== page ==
Some people are always serious, while others are almost always joking around. Most people are somewhere in between. Where does this character lie on that sliding scale? How do they compare to other characters in the story, and how does that affect their relationships with the other characters?  This can be used to show depth of character in much the same way as talkativeness: if your character is always serious, what can get them to loosen up and joke around? What don’t they take seriously, and why? If your character is irreverent and always joking, what actually gets them to sober up and be serious? What matters to them that much?


Some situations require greater formality than others. And some people do not speak or behave formally even in those situations. It might be because they don’t know how to behave in a formal, polite manner, or it might be because they refuse to. They might skip the “sirs” or “my lords” that other expect of them, or they might kick back and tell funny stories in a situation where no one else would.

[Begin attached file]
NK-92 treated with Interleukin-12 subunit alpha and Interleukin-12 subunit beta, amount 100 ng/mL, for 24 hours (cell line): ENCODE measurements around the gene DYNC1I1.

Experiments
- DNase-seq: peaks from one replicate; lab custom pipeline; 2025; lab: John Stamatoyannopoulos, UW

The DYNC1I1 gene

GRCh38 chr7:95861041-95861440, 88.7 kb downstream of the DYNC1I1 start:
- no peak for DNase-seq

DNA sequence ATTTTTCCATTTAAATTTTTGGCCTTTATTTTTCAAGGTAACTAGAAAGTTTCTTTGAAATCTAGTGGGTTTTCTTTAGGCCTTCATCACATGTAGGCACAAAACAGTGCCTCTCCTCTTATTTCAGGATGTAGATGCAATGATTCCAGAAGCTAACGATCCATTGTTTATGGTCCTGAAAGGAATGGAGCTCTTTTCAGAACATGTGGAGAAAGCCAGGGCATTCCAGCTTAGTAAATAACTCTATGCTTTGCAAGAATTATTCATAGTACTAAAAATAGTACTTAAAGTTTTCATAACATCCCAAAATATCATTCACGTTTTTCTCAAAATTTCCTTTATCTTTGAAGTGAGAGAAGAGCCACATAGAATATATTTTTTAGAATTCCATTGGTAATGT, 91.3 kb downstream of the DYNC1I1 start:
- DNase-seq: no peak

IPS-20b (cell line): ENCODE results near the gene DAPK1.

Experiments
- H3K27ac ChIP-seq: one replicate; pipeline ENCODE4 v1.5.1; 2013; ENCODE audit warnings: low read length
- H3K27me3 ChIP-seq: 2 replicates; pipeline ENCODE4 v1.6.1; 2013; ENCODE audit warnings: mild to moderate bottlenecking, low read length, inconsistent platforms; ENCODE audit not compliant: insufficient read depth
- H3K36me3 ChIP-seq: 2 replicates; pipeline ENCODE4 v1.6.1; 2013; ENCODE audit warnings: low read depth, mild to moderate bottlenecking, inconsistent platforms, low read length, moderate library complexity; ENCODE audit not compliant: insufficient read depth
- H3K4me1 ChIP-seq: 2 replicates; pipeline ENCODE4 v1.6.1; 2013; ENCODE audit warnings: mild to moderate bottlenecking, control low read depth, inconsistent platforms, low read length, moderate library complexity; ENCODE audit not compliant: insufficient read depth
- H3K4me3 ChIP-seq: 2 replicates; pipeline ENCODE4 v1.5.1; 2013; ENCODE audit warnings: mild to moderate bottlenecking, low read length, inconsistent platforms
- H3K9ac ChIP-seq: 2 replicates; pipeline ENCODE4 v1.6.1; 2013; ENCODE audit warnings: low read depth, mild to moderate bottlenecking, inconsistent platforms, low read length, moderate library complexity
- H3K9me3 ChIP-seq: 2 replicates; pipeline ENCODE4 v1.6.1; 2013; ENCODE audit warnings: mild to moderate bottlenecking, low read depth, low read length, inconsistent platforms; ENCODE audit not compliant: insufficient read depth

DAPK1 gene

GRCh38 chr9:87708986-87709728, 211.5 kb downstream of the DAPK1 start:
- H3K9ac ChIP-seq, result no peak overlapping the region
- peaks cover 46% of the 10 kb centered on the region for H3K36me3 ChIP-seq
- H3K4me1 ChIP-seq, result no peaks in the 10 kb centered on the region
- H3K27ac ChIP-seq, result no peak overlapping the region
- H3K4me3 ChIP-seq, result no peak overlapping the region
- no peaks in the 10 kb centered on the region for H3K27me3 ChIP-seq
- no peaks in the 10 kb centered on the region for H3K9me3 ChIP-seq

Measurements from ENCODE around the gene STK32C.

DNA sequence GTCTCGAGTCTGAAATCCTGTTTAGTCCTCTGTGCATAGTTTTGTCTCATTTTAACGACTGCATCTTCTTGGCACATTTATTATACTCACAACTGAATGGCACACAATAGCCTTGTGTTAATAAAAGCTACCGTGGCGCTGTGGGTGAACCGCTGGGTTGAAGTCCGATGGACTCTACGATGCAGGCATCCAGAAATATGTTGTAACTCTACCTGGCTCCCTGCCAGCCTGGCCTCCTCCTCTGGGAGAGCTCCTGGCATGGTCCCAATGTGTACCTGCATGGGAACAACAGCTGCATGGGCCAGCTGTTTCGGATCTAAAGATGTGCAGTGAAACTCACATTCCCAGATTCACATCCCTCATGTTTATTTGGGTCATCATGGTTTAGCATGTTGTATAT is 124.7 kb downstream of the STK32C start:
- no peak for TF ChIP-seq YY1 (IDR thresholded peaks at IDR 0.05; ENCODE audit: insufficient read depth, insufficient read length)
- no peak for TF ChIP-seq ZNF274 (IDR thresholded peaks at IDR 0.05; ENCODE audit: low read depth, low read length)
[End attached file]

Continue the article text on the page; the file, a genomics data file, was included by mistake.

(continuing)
How rough does this character’s language get? Some people never swear, and some people can’t seem to get through a complete sentence without cursing. If they swear, why do they swear? Are they perpetually angry? Or is it just how they grew up—a habit of speech with little to no emotion behind it? If they don’t swear, why not? Are they religious? Do they simply dislike it? Does it bother them when other people swear?

Beyond simple curse words, coarseness also encompasses subject matter—what topics does this character consider inappropriate for everyday conversation? Do they frequently make sexual and scatological jokes? Do they make dark, morbid jokes? Are they just flat-out immature? How do they react to people who would prefer that they reign in their coarseness? Do they tamp it down, or do they just get worse?


How easily does this character veer off of topic? Some people discuss one thing at a time without deviation. Other people will start discussing one topic, and then end up covering several other topics at length over the course of the conversation. Some people only do this in conversation—if they were lecturing or presenting to a group of people, they would have an easier time staying on topic. Other people would meander through various subjects no matter the situation.